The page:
Rating: 3.5/5 – Joe Fitzgerald goes on the ride of his lives.
by ComicSpectrum reviewer Jeff Bouchard.
Comics have never had a shortage of stories pitting good vs evil, heaven vs hell, in a winner-take-all struggle, typically with the souls of all the humans on Earth hanging in the balance. From Spawn to the demon-ridden, occult-laced Hellboy and B.P.R.D.books, some of the better stories being told in comics revolve around these topics. When a new book in this genre hits the shelves it needs to have a good hook or premise or it could get lost in the shuffle.
Ten Grand, a story about mob enforcer Joe Fitzgerald, and the world of demonology and ancient relics of power has such a hook. As Joe was looking to get out of the mob enforcement racket he took one last job, one that cost him and his wife their lives. As he was dying an angel made him a deal – use his skills for the angel’s purpose and if he dies a righteous death because of it, he gets to see his wife for five minutes, until he is resurrected and has to go back to do it all over again.
Ten Grand Volume 1 contains the first six issues of the series which is written by J. Michael Straczynski and illustrated by Ben Templesmith (issues 1-4) and C.P. Smith (issues 5 and 6). Lettering is handled by Troy Peteri. The first thing that hits you when reading Ten Grand is the art, as Ben Templesmith has a very unique style, one that fits the vibe of the book quite well. I first encountered Templesmith’s art on the Eisner-nominated book Fell, and Ten Grand reminded me of that book on several occasions. Templesmith’s art is rough and sketchy with a rich and deep color palate backing it up in a painterly style. The full page splashes are beautifully done and the demons and creatures encountered by Joe are well rendered by Templesmith. It is visceral and evokes a response that builds a connection between reader and story which strengthens the experience and enjoyment. The topics of religion and heaven and hell do a similar thing from the story-standpoint and it is why I think the first several issues of the trade are some of the strongest.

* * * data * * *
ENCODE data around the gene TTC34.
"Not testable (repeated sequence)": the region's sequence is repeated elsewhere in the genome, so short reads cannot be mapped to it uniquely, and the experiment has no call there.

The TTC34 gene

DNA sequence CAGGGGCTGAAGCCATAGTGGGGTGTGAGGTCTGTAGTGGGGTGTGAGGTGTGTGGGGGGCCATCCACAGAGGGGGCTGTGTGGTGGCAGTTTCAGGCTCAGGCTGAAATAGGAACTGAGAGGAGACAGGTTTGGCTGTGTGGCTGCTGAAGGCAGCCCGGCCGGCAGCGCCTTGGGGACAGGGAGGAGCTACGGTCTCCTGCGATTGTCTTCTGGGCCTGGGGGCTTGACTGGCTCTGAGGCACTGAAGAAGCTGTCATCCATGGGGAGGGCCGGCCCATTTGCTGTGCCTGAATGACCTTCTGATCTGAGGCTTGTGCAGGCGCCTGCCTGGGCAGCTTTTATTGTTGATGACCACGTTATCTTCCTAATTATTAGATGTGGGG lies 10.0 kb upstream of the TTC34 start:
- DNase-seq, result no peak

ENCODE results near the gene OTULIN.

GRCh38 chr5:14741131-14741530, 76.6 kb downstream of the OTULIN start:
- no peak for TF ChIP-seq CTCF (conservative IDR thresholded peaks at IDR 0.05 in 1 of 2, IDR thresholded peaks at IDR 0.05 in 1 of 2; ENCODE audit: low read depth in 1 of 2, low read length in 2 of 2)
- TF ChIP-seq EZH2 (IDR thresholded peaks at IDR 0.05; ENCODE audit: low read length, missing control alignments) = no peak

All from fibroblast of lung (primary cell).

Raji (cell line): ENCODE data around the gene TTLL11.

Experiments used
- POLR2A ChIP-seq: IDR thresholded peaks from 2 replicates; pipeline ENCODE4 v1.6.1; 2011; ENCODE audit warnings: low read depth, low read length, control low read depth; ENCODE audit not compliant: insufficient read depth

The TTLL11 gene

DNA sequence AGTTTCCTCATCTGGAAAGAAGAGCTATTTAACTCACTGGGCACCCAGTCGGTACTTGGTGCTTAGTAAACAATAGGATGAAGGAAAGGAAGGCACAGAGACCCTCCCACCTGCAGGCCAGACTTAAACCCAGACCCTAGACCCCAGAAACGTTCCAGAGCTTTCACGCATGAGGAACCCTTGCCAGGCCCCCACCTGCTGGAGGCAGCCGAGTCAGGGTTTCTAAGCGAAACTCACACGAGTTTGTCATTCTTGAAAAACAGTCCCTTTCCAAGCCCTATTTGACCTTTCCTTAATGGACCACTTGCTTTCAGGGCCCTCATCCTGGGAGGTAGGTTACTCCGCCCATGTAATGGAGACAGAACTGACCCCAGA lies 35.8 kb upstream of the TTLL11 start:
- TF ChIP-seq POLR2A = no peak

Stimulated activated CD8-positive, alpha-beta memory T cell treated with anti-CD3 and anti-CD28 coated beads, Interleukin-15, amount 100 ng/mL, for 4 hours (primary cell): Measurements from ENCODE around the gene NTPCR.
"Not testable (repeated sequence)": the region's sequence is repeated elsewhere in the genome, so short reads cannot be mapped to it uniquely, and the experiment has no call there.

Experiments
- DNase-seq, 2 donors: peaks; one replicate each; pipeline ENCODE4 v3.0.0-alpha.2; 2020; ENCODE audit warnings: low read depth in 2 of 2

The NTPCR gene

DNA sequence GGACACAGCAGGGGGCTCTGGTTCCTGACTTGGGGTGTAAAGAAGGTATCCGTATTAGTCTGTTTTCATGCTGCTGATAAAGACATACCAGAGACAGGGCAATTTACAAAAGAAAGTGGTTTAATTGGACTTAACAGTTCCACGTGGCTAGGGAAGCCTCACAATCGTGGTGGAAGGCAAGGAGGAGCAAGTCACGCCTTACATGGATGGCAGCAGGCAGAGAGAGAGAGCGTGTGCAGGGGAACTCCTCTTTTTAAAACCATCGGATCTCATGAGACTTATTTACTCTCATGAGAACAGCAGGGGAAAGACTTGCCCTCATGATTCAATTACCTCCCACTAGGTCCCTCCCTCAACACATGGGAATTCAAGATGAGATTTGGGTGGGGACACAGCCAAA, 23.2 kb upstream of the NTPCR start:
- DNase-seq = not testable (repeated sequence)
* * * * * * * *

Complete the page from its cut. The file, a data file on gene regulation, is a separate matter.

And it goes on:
Issue 5 of the series takes the trade in a different direction on several fronts. From a story perspective we find our protagonist leaving the realm of the living to go after his wife Laura and on the art front, Ben Templesmith gives way to C.P. Smith. In these last two issues my enjoyment suffered slightly as that connection to the art I mentioned previously was lost for me. C.P. Smith’s style, like Templesmith’s, is unique. I am not sure how Smith produces the art but it reminds me of CGI animation with the panels acting as cells of that animation. It was a little jarring to go from Templesmith’s style to Smith’s but as far as the flow of the book is concerned, it was one at time where the setting of the book changed so I guess that was an opportune time if a change had to happen.
My biggest issue with the last two issues of the trade regarding the art is that the style felt cold and emotionless to me. It is technically proficient and sequentially tells the story as it should and I am sure there are fans of it, but it just did not connect with me, certainly not as much as Templesmith’s did. This is compounded by the story leading readers into some fairly emotionally charged scenes in issues 5 and 6 which I thought lost some power and effect on me because of my lack of connection with the art.
JMS has created a very interesting world, with a flawed and complex character in Joe Fitzgerald in the middle of struggle much larger than him, battling demons (both internal and external) and using some really cool occult relics like swords of flame and soul stones along the way. I am hooked, it is an interesting premise and for all of Joe’s faults and wrongs, I want him to see him kick some butt and avenge his wife. But I would be remiss if I didn’t mention that my enjoyment leveled waned with the change of artists. That said, I am looking forward to the next volume and watching Joe raise some hell…in hell.
Reviewed by: Jeff Bouchard
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